HONG KONG'S law and order situation remains stable, partly due to the continuous improvements in the Hong Kong Police Force, said Deputy Commissioner of Police (Management),Tsang Yam-pui.

He was speaking to thousands of visitors who came to see the exhibitions mounted by a cross-section of Force formations at a recent Police recruitment day, held on the grounds of the Police Training School. The event was organised to introduce different aspects of police work to visitors, especially to students considering a career with the force after they graduated.

Mr Tsang said in order to live up to its reputations as "Asia's Finest", the police are upgrading equipment and keeping pace with modern technological advances , pointing out that after last year's implementation of a large-scale information network system Force formation ranging from administration to crime detection had become fully computerised.

To continue development into the next century, the Force is working with professional consultants and three local universities to study future computer strategies and computerised communication systems. One of the plans is to equip frontline partrolling officers with palm-top computers so they can handle reports and process and check relevant data at the scene resulting in better service to the public and more efficiency.

"We have been cultivation a 'service-oriented,' culture within the Force with an aim to further upgrading the quality of service," said Mr. Tsang, referring to the service quality improvement trial scheme implemented in North Point Police Station in 1998.

Under the pilot project, station equipment has been upgraded, reporting procedures simplified and the professional standard of police officers lifted. A total of $800 milion will be spent in the next three years to extend the scheme to other police stations.

"To attain the highest standards, the Force invests heavily on personnel training with a view to equipping senior officers with professional management knowledge and widening their horizons so that they can lead the Force into the new era," said Mr Tsang directing his comments to school graduates in the crowd. "Applicants to the Force must not only fulfil physical and academic requirements, they should also aspire towards serving the community. They should be intelligent and courageous enough to take on the challenge of being a police officer."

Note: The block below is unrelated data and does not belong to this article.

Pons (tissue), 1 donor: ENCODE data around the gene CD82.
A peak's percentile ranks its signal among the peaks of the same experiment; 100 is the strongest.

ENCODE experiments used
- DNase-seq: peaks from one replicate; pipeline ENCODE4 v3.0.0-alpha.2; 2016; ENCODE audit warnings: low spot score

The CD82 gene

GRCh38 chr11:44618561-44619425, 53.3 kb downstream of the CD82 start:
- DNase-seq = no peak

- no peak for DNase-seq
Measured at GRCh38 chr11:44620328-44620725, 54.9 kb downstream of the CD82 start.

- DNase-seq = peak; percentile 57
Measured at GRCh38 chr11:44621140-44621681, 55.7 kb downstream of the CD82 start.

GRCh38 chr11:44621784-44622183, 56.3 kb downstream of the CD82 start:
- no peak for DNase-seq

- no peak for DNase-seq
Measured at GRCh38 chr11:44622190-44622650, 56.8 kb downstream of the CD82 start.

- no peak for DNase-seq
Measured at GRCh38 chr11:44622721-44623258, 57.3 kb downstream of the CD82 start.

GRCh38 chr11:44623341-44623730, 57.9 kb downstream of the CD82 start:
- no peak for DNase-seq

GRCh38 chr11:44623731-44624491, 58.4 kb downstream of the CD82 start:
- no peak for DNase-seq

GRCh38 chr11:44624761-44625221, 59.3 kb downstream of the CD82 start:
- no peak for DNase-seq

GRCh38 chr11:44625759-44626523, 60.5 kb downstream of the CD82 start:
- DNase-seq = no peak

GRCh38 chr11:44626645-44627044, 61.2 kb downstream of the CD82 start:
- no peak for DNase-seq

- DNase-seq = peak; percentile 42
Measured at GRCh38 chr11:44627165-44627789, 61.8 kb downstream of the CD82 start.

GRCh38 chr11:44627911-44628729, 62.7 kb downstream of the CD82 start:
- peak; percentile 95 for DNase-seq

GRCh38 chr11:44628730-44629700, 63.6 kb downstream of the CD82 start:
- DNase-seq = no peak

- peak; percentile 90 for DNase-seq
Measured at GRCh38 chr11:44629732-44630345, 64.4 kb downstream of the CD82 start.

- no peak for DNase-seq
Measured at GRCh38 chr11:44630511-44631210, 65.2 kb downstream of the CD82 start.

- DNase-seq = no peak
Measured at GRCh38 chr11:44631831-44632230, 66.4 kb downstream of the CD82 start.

Photography: Yiu Chi-fai and Benny Ho

A young visitor tries out a police as gas mask,
helmet and bullet proof vest

Another visitor samples the computerised
Identi-kit system

Two students experience Border District's
hightech surveillance equipment

A Crime Prevention Bureau officer demonstrates a
home protection device to interested students

Large crowds of interested visitors attending
the most recent Police Recruitment Day

A demonstration by members of the Police
Tactical Unit

Police officers show the crowd the proper
way to arrest an "armed robber"

Police Dog Unit officers taking down an
"armed criminal"

DCP MAN Tsang Yam-pui and CSP Kevan
Cooper touring the many booths and displays
of participating Force formations

An aspiring motorcycie officer tries out a bike under
the watchful eye of her father and a traffic officer

An ASU officer demonstrating an assault rifle

This student makes a new friend
from the Dog Unit

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